We do not believe Bailey was "in custody" within the meaning of Miranda when the main part of the above quoted colloquy between himself and the officer occurred. One who is under investigative detention pursuant to Terry v. Ohio, 392 U. S. 1 (88 SC 1868, 20 LE2d 889) (1968) or is the subject of a general on-the-scene investigation is not within "custody." Shy v. State, 234 Ga. 816, 820 (218 SE2d 599) (1975). Here, it is apparent that when the officer approached Bailey and began to question him, Bailey was not suspected of any crime -- most certainly not of manslaughter. Compare Gainer v. State, 144 Ga. App. 703 (242 SE2d 286) (1978). The officer sought general information concerning the noise he had heard and was following up on the directive to investigate "fireworks." In response to a non-accusatory question, Bailey volunteered he had "shot" his brother-in-law. At that point there was nothing to indicate that the shooting was necessarily the result of Bailey's criminal actions. Futch v. State, 145 Ga. App. 485, 488 (3) (243 SE2d 621) (1978); Allen v. United States, 390 F2d 476 (D. C. Cir. 1968). The officer did not "interrogate" for the purpose of establishing Bailey's criminal culpability but inquired as to the name and location of the victim of the "shooting" -- the nature of the situation confronting the officer. Shy v. State, 234 Ga. 816, 823, supra. Bailey then made a voluntary statement, unresponsive to the question, that the shooting had occurred in a context in which he was exposed to potential criminal culpability -- a domestic dispute over keys. Roberts v. State, 146 Ga. App. 23 (1) (245 SE2d 358) (1978). It was at that point -- after Bailey's voluntary statement concerning the nature of the "shooting" -- that he was in "custody" within the meaning of Miranda, because not until then did he become the "focus" of a criminal investigation. Miranda v. Arizona, 384 U. S. 436, 444, fn. 4, supra. Gainer v. State, 144 Ga. App. 703, supra. Any inquiries prior to this voluntary statement were clearly non-accusatory and a part of the "on-the-scene" investigation of a possible criminal act. King v. State, 147 Ga. App. 163, 164 (1) (248 SE2d 294) (1978); Futch v. State, 145 Ga. App. 485, 488 (3), supra. The only question the officer asked Bailey after this point was the location of the weapon, the result of which was the production of the gun and the formal arrest. This single "threshold inquiry" after Bailey was "in custody" but before the Miranda warnings were given was not an impermissible "interrogation." Tucker v. State, 237 Ga. 777 (229 SE2d 617) (1976).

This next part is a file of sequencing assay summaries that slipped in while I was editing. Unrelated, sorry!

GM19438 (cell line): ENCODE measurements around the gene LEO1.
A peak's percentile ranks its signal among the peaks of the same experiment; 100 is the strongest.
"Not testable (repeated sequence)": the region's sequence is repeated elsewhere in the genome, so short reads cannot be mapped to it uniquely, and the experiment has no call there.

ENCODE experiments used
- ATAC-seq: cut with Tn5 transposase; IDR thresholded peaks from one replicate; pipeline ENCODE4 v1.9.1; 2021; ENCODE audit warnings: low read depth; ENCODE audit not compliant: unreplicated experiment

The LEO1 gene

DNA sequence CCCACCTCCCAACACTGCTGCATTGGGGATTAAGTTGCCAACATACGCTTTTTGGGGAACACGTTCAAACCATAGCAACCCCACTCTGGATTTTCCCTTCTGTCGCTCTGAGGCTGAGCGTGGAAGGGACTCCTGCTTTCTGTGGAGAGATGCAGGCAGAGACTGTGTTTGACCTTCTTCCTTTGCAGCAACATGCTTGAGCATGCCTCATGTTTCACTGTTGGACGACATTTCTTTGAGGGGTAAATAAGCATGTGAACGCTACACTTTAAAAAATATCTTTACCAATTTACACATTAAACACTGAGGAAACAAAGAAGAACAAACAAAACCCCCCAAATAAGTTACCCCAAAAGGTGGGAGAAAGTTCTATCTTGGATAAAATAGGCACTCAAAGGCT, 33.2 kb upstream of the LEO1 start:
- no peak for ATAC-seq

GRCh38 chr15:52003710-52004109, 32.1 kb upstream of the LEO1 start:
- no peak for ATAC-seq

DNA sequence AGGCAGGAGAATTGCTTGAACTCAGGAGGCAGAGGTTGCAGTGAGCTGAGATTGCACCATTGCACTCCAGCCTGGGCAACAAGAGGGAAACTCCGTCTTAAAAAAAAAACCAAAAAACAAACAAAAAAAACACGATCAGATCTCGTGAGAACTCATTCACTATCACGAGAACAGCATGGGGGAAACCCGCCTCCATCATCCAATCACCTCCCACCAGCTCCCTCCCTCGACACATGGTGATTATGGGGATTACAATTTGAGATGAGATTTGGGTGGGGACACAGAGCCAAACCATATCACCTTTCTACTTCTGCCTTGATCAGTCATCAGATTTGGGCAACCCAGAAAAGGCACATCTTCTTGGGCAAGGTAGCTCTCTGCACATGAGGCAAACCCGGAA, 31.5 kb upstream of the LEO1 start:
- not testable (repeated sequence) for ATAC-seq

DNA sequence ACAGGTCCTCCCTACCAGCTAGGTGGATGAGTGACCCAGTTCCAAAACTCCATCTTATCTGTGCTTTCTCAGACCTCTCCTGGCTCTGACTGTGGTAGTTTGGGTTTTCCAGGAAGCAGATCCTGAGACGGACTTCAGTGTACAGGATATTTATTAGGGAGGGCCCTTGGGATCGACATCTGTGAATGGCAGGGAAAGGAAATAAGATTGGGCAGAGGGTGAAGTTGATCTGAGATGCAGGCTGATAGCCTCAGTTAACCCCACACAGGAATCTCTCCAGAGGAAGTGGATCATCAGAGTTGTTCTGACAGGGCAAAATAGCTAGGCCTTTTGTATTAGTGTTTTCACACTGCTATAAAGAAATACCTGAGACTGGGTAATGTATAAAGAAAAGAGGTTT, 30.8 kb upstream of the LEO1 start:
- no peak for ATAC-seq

Contrary to this analysis Bailey urges that he was "in custody" when he made the first response that he "had shot his brother-in-law" and that all responses to inquiries thereafter were made in violation of Miranda. The basis of this argument is that at the Jackson v. Denno hearing the officer agreed with defense counsel that in his (the officer's) mind Bailey was "under arrest" after saying he had shot his brother-in-law. However, it is apparent from the entire transcript of the officer's testimony that he was referring not to the first response concerning the mere "shooting" but to the second response concerning the over a dispute involving keys. This is clear from the officer's testimony that he knew "at the time" that Bailey made the second admission and produced the gun that "[he] had no particular case against [Bailey] even though [Bailey] had told [him] that there had been a shooting out there." Thus any detention before the second admission was clearly for purposes of "preliminary investigation" and not for "custodial interrogation."
The evidence here amply supports the trial court's finding that there was no violation of Bailey's Miranda rights and the decision to admit the statements will not be disturbed. Westley v. State, 143 Ga. App. 344, 345 (2) (238 SE2d 701) (1977).
2. The evidence authorizes the verdict. Durham v. State, 129 Ga. App. 5 (1) (198 SE2d 387) (1973). After a review of the entire record, we find that a rational trior of fact could reasonably have found from the evidence adduced at trial proof of Bailey's guilt beyond a reasonable doubt. Jackson v. Virginia, ---- U. S. ---- (99 SC 2781, 61 LE2d 560) (1979).
H. Lamar Cole, District Attorney, Dwight May, Assistant District Attorney, for appellee.
William C. McCalley, for appellant.
SUBMITTED NOVEMBER 6, 1979 -- DECIDED JANUARY 25, 1980.
Friday May 22 00:06 EDT